Healing and liberation certify the presence of the realm of heaven. Both Jesus' own mission and that of the Twelve bring not only proclamation but also healing. Jesus sends forth the Twelve to perform his own works, the very works that have defined his ministry from the beginning (4:23-25).
Jesus commissions his disciples to perform the very works that he does, calling them to advance beyond him into new and emergent contexts. Whether with Jesus or commissioned by Jesus, the authentic proclamation of God's realm is marked by healing and liberation.
This is precisely Jesus' reply when John the Baptist inquires, "Are you the one who is coming, or should we wait for another?" The blind seeing, the lame walking, the lepers cleansed, the deaf hearing, the dead living--all these signs accompany the proclamation of the good news (11:5).
Jesus gives the Twelve clear instructions, then sends them forth to do his works and proclaim his message. Once sent, however, they are on their own. They must assess the responses of the cities; they determine whether to stay or to move along.
Instructions only take us so far. The faithful church must move beyond Jesus himself, as the disciples do.
Yet many Christians--and too many churches--want direct instructions for every issue. A student recently asked me for guidance as to what the Bible says about sex. He seemed surprised when I suggested that perhaps he was asking the wrong question. When we think about things like economics and government, we don't ask the Bible to tell us how to manage things directly. Instead, we ask how the Bible may inform our vision of a just society. Most of the Bible's instructions concerning sex address things like a man's obligations when he has sexual relations with an unmarried woman, which sexual partners are allowed and which are permitted, how to test whether a woman has committed adultery or not, or how to marry a desirable slave woman. The Bible simply does not address things like dating, egalitarian relationships, and women who have built lives of their own. In this conversation I suggested that the parts of the Bible most pertinent to our sex lives might not say anything directly about sex at all. Don't things like honesty, compassion, justice, and love say more to us today than what to do about a woman who displeases her husband on their wedding night?
The point is simple: our search for instructions often detracts from the main thing. Where the realm of heaven is breaking out, we find healing and liberation. This is what we need to know.
Jesus' ministry and that of his disciples entail the exorcism of demons, an issue that will pose a stumbling block for many congregations. One path is simply to skip over this detail, as modern congregations find it either baffling or irrelevant. Another path is to explain it away, boiling down healing and exorcism to a common denominator: people got better. It once was commonplace to say that ancient persons frequently attributed the inexplicable to the demonic realm, particularly mental illnesses and neurological disorders. We should think more deeply. Even those of us who cannot get our imaginations around real demons tormenting poor individuals can relate to what it means to be bound by a power one feels powerless to resist. Such demons need not be found only in "those" people, but they reside whenever evil has us firmly in its grip. Many (all?) people find themselves bound by behaviors, patterns, or structures they cannot escape, often cursing themselves when they repeat the same behavior time and again. When we imagine the realm of exorcism, let us imagine liberation, freedom from powers that constrain us and prevent us from living full human lives.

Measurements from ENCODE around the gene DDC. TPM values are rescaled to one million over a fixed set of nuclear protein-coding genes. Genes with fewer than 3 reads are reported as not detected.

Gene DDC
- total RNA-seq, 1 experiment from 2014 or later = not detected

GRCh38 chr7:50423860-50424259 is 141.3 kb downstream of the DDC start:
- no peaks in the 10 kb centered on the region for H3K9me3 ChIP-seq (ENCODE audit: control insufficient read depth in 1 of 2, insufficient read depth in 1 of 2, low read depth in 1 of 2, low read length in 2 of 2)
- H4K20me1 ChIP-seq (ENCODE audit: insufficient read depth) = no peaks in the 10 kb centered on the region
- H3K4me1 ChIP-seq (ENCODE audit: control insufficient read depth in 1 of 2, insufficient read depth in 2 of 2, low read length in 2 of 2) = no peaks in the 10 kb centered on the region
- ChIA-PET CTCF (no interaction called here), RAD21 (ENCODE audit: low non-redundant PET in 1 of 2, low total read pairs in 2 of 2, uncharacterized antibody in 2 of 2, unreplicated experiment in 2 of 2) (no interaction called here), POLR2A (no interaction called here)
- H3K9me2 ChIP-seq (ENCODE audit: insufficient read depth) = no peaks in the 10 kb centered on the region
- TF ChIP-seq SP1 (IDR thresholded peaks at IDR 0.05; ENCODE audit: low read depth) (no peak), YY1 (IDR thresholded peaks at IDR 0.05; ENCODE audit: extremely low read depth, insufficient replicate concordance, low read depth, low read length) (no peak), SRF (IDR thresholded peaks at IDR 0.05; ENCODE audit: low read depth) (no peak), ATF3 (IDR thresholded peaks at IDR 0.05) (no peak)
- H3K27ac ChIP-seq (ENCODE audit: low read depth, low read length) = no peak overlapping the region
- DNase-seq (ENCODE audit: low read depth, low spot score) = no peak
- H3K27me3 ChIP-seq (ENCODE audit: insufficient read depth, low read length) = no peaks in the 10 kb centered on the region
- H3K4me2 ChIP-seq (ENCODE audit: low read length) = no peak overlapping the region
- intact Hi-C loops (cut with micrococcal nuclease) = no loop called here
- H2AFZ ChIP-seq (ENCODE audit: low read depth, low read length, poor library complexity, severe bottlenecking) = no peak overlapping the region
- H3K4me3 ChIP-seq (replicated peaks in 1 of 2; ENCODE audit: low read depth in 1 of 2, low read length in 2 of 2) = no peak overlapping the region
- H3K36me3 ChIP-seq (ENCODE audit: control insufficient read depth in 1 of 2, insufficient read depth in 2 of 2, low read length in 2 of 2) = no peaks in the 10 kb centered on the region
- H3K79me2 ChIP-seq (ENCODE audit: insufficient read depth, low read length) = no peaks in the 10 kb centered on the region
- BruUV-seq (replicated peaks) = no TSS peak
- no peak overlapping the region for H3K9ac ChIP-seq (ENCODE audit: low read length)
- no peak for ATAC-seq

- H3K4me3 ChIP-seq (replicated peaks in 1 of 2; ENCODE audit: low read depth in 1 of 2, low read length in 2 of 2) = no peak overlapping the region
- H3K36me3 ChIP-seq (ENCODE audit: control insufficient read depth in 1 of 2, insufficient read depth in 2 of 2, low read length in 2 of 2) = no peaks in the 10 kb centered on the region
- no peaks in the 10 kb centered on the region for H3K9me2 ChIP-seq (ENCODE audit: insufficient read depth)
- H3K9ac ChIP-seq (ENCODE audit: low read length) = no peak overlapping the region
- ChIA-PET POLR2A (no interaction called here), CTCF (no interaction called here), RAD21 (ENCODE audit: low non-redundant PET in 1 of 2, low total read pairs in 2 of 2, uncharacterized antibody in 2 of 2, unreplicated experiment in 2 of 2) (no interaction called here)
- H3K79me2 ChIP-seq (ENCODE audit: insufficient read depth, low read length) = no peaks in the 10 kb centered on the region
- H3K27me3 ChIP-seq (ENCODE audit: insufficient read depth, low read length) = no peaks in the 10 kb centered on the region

Matthew's Gospel requires that proclamation first extend to Israel before it may move along to the nations. Both Matthew's inaugural description of Jesus' ministry (4:23-25) and our present account locate Jesus in the synagogues, while Jesus sends the Twelve only to Israel. Among the Gospels, Matthew alone, though quoting from Isaiah, locates Jesus' ministry in "Galilee of the Gentiles" (4:15) then pronounces that "in his name the Gentiles will hope" (12:21).
Matthew 10:23 is notoriously difficult. If the disciples will not have gone through all Israel before the Son of man comes, then how can it be that the gospel must also proceed to the Gentiles (24:14; 28:18-20)? Some commentators find ways to harmonize this apparent contradiction; still others find here an authentic saying of Jesus in 10:23, followed by Matthean redaction elsewhere. Perhaps this is one instance in which the church moves beyond the initial aims of Jesus, faithfully exploring their implications in new contexts.
That Gentile mission is critical to Matthew's Gospel. Apparently written to Torah-observant Jewish followers of Jesus, the Gospel anticipates a Gentile mission (24:14; 28:18-20). Preachers should exercise prudence with this matter, since Matthew's Gentile program carries an ugly underside. God's realm departs from Jesus' own people, or at least their authorities, given to a people who will produce its fruit (21:43). Even this dangerous saying returns us to the heart of the matter. For Matthew's Gospel, Jewish or Gentile identities do not qualify persons for participation in the realm of heaven. What matters is bearing the fruits of that realm (7:15-29; 21:28-32). Like Matthew's Jewish-Christian audience, the Gentiles are taught to "keep everything that I have commanded you" (28:20).
Matthew's Gospel addresses the church more directly than do Mark, Luke, or John. It invites its audience to see the church in the story of the disciples. Here the disciples imitate Jesus, who not only proclaims the realm of heaven but demonstrates its nature. When the realm of heaven is near, healing and liberation take place. In the disciples the church finds itself cast into the world, taking Jesus' message beyond his instructions into surprising new contexts.